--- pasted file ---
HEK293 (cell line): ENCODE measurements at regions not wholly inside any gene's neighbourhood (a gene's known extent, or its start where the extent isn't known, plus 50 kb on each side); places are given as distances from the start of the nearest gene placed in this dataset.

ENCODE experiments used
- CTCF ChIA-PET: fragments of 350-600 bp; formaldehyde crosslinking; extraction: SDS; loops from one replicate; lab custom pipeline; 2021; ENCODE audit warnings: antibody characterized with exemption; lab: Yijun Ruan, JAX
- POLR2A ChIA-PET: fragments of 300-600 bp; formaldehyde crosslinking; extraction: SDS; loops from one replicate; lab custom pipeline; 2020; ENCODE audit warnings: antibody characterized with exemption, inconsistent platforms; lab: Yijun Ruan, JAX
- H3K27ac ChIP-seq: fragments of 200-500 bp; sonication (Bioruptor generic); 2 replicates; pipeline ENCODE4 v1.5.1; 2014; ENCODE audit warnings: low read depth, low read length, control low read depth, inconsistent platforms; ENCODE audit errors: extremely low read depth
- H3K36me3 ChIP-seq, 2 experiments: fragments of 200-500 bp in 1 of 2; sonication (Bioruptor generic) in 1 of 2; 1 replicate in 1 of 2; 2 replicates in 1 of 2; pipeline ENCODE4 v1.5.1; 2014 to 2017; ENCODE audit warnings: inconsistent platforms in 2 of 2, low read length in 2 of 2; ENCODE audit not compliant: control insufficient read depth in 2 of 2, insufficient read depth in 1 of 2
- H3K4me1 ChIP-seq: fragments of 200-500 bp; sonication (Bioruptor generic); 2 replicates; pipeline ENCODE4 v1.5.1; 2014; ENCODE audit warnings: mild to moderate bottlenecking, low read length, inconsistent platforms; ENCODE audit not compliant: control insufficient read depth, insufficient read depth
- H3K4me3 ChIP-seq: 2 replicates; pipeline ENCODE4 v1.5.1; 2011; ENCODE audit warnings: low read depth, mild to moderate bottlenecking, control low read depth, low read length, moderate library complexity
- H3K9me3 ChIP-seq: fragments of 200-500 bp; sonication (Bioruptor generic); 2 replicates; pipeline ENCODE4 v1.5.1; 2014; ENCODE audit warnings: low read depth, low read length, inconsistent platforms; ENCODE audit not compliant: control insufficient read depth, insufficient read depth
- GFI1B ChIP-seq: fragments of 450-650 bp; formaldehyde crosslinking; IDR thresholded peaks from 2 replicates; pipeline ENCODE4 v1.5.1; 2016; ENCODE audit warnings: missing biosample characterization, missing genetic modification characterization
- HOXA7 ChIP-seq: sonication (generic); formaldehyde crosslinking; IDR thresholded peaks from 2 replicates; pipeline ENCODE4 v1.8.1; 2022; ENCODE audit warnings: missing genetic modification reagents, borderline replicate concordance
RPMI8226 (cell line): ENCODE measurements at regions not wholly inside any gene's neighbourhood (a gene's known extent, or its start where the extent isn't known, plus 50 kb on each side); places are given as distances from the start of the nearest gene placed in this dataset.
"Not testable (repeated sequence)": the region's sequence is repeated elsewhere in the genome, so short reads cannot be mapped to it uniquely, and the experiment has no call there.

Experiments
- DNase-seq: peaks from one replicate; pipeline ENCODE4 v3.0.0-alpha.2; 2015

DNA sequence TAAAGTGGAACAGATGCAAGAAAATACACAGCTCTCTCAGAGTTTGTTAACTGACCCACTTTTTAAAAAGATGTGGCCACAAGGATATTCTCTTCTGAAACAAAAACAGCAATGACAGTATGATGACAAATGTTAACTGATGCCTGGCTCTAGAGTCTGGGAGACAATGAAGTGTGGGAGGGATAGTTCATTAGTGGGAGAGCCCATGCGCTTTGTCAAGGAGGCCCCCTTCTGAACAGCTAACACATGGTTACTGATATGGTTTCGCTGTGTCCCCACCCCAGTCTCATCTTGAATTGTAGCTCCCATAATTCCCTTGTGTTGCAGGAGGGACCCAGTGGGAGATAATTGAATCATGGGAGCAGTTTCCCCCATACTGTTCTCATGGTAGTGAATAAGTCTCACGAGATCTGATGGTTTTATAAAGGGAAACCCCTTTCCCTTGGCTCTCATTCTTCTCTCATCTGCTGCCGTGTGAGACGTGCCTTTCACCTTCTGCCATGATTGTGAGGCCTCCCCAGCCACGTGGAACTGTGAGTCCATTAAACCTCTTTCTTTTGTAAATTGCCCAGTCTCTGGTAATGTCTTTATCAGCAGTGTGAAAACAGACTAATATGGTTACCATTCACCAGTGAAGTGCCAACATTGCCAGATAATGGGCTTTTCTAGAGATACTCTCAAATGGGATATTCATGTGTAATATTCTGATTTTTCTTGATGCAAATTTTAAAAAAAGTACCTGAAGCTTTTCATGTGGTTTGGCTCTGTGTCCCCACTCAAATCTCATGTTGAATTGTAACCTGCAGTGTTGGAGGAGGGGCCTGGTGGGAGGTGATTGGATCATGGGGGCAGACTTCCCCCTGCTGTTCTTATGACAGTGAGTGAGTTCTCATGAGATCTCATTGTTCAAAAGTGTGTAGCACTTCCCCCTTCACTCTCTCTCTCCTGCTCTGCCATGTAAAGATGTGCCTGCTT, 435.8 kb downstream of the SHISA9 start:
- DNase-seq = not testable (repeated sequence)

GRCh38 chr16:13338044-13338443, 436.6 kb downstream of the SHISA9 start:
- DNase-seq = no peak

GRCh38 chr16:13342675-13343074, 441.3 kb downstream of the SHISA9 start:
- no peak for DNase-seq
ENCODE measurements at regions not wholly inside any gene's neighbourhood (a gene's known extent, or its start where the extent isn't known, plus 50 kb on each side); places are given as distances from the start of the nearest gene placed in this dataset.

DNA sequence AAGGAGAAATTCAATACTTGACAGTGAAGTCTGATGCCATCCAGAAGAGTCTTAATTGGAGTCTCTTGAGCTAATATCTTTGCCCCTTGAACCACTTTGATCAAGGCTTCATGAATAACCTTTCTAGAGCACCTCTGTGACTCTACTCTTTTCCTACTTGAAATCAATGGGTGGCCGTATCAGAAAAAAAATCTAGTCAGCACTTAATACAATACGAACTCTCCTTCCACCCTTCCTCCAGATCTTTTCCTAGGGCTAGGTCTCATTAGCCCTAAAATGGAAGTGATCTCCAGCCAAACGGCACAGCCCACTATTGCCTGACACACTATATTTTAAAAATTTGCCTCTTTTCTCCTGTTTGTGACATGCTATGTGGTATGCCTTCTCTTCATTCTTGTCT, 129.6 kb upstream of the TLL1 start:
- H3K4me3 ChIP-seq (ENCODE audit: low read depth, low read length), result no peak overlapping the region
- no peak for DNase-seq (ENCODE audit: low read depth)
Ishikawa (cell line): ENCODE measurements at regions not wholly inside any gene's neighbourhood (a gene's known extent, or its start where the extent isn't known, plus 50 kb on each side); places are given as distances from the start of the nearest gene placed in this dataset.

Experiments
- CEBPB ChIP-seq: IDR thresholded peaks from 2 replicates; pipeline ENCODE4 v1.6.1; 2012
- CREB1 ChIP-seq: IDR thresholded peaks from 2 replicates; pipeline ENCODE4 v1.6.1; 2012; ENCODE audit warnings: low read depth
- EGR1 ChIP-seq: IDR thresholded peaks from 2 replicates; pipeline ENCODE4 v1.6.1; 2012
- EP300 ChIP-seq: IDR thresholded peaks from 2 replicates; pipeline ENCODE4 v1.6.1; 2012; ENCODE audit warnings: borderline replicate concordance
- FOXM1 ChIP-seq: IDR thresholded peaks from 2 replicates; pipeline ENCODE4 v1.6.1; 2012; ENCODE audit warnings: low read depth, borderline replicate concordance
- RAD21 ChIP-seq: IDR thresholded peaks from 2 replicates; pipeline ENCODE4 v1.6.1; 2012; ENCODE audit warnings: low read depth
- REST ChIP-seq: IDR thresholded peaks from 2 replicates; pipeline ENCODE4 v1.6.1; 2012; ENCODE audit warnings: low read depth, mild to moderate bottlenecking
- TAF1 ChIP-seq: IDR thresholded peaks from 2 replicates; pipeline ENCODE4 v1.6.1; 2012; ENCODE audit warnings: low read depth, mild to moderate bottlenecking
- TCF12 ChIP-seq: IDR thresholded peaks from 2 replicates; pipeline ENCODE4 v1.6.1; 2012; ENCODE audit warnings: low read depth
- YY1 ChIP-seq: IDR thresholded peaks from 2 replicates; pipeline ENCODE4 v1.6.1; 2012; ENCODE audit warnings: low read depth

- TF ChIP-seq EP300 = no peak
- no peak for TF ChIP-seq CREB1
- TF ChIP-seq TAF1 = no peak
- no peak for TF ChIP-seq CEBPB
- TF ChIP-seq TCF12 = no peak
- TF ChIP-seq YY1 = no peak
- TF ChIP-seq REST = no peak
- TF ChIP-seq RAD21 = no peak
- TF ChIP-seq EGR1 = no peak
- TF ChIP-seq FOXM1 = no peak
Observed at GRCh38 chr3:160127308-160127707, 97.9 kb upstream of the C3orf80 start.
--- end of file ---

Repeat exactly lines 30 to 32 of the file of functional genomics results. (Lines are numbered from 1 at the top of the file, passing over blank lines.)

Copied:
- EGR1 ChIP-seq: IDR thresholded peaks from 2 replicates; pipeline ENCODE4 v1.6.1; 2012
- EP300 ChIP-seq: IDR thresholded peaks from 2 replicates; pipeline ENCODE4 v1.6.1; 2012; ENCODE audit warnings: borderline replicate concordance
- FOXM1 ChIP-seq: IDR thresholded peaks from 2 replicates; pipeline ENCODE4 v1.6.1; 2012; ENCODE audit warnings: low read depth, borderline replicate concordance